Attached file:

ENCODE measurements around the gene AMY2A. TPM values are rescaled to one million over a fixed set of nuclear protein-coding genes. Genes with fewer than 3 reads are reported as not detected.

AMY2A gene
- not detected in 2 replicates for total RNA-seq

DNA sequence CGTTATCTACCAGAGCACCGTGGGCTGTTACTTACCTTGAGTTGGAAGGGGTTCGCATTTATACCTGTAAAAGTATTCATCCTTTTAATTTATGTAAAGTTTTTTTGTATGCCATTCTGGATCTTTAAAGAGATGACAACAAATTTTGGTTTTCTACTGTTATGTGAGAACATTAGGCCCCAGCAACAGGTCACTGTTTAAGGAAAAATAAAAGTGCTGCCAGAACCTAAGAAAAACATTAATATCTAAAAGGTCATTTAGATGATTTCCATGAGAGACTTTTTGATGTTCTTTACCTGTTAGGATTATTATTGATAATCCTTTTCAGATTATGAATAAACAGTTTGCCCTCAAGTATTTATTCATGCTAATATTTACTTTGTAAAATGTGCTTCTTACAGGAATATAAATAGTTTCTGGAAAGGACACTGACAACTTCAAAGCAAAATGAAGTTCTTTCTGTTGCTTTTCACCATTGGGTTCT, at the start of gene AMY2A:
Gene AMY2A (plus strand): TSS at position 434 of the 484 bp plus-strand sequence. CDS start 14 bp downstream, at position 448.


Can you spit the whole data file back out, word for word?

ENCODE measurements around the gene AMY2A. TPM values are rescaled to one million over a fixed set of nuclear protein-coding genes. Genes with fewer than 3 reads are reported as not detected.

AMY2A gene
- not detected in 2 replicates for total RNA-seq

DNA sequence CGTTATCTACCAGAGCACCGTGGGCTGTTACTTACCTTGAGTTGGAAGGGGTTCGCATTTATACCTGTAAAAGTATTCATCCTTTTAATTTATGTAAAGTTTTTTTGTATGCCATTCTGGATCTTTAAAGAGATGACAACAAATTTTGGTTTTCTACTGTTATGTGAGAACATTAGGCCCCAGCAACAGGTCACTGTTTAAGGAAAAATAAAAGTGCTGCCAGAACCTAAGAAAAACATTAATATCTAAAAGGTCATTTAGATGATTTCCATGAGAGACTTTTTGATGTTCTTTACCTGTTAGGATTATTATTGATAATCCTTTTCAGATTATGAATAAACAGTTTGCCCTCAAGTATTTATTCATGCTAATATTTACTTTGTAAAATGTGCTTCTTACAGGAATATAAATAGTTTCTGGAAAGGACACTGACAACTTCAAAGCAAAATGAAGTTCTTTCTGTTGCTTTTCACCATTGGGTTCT, at the start of gene AMY2A:
Gene AMY2A (plus strand): TSS at position 434 of the 484 bp plus-strand sequence. CDS start 14 bp downstream, at position 448.